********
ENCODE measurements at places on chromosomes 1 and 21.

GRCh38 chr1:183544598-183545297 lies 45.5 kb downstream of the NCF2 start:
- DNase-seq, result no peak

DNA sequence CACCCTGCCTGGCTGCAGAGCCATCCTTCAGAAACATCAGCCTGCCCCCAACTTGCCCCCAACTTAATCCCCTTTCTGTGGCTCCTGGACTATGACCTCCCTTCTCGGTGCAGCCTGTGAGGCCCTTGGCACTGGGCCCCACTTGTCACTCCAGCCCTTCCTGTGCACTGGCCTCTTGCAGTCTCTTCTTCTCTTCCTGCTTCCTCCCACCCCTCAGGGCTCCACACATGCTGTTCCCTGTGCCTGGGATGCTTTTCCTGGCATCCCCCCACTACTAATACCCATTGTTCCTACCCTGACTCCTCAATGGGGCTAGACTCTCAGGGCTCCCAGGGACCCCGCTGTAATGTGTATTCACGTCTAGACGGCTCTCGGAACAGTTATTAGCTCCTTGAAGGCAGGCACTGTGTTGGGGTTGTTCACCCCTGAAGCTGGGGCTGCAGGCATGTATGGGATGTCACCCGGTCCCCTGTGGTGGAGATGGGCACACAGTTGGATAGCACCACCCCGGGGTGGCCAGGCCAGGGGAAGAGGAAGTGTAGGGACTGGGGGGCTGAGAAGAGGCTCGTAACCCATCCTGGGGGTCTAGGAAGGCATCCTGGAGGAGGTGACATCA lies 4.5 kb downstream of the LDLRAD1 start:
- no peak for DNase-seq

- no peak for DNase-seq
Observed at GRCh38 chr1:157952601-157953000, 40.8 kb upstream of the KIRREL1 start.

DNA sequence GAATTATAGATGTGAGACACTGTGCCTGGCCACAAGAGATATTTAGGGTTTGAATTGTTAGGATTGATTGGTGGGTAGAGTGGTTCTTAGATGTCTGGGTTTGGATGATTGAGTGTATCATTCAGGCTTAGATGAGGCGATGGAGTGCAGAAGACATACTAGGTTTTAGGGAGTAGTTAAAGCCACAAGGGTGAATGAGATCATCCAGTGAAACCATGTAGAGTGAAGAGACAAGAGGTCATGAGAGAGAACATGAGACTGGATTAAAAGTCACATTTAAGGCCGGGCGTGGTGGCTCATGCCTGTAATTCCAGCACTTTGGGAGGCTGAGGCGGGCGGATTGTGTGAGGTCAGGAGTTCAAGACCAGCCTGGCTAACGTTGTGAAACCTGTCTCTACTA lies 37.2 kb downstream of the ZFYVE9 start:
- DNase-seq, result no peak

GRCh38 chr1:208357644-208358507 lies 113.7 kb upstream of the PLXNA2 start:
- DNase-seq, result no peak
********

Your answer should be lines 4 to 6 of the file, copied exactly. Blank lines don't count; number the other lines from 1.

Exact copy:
DNA sequence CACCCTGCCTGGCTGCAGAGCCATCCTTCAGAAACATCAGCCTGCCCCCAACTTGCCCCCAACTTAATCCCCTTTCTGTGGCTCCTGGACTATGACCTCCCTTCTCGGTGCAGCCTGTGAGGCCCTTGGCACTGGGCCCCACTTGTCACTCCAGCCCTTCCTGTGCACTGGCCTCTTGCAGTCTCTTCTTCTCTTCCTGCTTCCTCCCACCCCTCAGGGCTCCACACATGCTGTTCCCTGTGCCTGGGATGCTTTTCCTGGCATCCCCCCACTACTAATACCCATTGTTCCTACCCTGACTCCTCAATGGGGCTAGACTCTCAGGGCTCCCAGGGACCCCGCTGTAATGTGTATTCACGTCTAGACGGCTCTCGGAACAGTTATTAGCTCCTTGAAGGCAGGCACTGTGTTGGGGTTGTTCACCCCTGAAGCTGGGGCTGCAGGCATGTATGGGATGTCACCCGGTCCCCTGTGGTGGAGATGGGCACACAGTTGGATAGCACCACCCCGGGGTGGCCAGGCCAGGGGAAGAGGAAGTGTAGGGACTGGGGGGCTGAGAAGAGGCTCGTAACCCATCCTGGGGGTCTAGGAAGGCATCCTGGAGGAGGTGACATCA lies 4.5 kb downstream of the LDLRAD1 start:
- no peak for DNase-seq

- no peak for DNase-seq